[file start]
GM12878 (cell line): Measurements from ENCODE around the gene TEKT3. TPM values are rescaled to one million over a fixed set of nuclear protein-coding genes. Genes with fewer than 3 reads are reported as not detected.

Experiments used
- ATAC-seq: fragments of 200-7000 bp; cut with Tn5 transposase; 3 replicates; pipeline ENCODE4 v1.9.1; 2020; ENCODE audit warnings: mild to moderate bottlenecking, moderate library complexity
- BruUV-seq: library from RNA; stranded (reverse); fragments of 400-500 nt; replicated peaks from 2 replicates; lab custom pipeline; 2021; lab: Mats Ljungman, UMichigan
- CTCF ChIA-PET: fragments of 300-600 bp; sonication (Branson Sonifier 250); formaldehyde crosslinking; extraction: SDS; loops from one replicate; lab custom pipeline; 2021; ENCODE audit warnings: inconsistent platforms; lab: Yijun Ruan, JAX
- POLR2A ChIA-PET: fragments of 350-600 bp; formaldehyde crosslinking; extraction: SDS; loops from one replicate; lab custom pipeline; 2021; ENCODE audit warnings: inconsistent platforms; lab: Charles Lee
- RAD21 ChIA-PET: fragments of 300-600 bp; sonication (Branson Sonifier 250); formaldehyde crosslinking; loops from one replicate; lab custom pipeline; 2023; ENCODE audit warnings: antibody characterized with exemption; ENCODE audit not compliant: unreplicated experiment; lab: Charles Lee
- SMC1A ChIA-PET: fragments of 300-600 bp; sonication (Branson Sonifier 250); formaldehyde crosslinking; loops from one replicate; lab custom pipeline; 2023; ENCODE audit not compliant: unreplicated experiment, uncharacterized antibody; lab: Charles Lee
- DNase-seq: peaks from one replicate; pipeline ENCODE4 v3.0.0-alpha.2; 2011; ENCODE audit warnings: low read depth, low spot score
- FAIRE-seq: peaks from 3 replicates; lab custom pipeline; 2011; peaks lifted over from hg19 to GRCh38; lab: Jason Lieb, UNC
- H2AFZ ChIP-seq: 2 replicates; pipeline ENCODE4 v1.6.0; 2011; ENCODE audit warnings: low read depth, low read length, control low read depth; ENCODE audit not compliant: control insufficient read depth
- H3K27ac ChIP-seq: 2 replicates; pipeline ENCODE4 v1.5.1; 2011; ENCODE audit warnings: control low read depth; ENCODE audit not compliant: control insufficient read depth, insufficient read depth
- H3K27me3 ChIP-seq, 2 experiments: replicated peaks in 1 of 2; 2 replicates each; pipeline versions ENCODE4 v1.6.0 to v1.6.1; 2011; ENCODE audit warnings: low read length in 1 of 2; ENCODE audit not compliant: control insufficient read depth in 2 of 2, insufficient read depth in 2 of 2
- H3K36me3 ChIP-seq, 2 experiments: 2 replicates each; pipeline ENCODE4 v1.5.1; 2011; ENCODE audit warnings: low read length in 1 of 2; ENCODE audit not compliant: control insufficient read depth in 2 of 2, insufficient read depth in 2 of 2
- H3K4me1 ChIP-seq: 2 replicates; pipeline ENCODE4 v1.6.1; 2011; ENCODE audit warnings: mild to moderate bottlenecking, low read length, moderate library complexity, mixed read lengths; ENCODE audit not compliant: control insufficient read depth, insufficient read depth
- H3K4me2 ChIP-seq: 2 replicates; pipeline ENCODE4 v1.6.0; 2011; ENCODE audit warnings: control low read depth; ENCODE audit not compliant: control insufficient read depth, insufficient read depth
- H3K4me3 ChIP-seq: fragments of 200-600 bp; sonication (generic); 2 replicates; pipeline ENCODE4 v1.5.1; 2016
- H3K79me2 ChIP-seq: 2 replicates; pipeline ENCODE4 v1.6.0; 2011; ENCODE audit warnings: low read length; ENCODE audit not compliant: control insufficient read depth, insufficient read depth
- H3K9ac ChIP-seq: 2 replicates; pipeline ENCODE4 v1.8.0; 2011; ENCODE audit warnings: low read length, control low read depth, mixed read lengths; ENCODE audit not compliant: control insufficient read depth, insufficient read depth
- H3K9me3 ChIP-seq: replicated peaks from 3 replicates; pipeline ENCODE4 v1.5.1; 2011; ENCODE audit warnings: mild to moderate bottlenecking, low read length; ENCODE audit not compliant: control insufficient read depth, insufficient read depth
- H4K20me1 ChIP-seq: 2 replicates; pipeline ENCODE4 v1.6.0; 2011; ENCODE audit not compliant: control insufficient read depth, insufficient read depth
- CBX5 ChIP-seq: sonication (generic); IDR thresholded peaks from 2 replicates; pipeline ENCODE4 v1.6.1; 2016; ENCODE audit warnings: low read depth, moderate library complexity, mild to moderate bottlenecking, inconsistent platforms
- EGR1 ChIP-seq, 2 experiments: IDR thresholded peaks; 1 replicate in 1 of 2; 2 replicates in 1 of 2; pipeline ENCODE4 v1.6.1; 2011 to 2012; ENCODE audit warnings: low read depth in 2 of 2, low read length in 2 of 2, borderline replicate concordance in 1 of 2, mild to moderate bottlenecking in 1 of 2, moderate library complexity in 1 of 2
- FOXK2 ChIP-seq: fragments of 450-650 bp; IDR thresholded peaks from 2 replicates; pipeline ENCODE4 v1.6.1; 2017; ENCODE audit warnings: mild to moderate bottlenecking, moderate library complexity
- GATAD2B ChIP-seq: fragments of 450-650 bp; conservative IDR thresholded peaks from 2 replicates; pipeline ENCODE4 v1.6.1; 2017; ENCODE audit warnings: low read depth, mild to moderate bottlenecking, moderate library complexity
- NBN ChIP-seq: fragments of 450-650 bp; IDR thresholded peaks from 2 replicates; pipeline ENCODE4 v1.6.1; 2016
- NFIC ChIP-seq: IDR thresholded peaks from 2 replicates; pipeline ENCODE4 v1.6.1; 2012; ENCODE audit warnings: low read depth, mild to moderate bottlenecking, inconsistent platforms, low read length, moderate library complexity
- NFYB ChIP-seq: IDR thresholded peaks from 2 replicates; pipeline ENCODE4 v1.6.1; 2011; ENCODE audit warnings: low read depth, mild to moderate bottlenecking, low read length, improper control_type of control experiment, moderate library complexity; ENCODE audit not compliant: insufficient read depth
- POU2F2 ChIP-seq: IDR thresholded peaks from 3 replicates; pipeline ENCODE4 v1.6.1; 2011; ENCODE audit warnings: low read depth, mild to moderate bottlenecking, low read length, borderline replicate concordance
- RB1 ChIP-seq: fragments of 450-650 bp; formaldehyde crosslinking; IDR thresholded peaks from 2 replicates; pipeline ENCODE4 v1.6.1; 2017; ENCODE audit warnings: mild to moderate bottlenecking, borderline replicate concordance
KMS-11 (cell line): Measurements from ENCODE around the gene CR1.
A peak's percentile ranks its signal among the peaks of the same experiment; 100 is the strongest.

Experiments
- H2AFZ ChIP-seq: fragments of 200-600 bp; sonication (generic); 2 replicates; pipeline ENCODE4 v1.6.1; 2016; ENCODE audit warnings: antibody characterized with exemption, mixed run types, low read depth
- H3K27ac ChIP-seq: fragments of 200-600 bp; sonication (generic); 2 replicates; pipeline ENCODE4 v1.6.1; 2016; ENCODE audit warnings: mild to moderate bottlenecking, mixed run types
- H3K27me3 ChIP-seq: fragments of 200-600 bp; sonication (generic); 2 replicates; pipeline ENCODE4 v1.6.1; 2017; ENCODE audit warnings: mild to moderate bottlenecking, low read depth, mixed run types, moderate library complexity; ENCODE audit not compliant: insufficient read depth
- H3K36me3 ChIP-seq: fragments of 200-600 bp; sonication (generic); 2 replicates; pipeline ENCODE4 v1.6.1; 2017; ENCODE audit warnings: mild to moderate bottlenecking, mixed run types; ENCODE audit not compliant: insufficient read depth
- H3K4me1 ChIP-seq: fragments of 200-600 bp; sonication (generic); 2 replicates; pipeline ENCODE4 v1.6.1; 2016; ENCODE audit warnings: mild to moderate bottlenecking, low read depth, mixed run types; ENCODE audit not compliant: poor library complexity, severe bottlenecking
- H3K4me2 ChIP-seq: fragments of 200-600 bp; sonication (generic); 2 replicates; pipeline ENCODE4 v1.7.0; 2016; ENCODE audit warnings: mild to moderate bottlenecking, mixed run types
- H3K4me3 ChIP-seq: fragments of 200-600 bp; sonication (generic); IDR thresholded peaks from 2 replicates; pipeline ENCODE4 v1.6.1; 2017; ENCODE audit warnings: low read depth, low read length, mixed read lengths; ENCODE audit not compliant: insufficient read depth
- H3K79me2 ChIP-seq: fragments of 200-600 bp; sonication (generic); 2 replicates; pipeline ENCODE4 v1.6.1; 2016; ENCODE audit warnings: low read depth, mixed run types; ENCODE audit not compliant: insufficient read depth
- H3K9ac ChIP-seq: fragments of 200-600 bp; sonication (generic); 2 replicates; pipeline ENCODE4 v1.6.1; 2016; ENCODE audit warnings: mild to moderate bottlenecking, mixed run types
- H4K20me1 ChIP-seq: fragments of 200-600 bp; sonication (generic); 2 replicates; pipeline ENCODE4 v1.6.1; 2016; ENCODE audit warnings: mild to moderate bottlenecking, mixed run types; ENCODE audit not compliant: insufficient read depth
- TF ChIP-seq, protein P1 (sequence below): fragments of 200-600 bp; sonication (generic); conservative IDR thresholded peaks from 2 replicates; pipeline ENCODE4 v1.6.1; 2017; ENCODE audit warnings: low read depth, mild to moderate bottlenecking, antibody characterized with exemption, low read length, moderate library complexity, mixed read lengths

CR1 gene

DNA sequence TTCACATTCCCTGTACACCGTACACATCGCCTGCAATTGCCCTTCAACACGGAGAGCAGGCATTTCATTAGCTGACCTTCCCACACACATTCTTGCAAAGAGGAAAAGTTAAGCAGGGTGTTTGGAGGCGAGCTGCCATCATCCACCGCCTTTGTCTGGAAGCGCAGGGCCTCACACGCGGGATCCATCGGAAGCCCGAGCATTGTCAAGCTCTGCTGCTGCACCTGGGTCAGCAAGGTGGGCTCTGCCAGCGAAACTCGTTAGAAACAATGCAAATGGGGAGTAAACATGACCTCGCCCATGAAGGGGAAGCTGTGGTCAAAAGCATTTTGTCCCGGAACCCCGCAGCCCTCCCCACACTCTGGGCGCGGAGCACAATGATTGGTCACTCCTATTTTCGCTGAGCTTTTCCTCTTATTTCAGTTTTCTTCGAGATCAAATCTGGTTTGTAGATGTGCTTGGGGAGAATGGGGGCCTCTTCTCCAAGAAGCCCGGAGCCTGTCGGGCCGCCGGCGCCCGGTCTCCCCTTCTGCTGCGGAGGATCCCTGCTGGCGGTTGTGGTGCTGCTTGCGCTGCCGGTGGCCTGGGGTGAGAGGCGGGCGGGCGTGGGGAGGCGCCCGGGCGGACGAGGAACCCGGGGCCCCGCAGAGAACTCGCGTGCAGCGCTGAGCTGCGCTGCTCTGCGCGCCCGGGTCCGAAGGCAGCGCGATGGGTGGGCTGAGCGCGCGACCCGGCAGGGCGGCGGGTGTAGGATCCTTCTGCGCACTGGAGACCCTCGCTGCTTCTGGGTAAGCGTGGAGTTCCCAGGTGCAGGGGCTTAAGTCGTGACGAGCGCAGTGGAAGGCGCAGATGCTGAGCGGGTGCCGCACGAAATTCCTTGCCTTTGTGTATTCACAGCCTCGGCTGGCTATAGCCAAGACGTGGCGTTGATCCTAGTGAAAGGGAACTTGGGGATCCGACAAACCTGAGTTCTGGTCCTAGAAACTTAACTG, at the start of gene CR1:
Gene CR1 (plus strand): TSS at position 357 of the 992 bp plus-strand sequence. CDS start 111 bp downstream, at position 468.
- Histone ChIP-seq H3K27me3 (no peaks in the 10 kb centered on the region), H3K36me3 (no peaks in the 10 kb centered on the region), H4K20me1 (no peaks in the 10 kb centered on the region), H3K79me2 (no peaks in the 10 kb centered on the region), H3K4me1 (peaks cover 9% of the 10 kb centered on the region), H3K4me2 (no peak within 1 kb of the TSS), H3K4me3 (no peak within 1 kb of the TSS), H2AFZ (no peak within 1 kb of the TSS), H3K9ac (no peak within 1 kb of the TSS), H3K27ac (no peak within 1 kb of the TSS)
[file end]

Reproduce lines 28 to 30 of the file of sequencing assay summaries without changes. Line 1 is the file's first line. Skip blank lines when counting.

- NFYB ChIP-seq: IDR thresholded peaks from 2 replicates; pipeline ENCODE4 v1.6.1; 2011; ENCODE audit warnings: low read depth, mild to moderate bottlenecking, low read length, improper control_type of control experiment, moderate library complexity; ENCODE audit not compliant: insufficient read depth
- POU2F2 ChIP-seq: IDR thresholded peaks from 3 replicates; pipeline ENCODE4 v1.6.1; 2011; ENCODE audit warnings: low read depth, mild to moderate bottlenecking, low read length, borderline replicate concordance
- RB1 ChIP-seq: fragments of 450-650 bp; formaldehyde crosslinking; IDR thresholded peaks from 2 replicates; pipeline ENCODE4 v1.6.1; 2017; ENCODE audit warnings: mild to moderate bottlenecking, borderline replicate concordance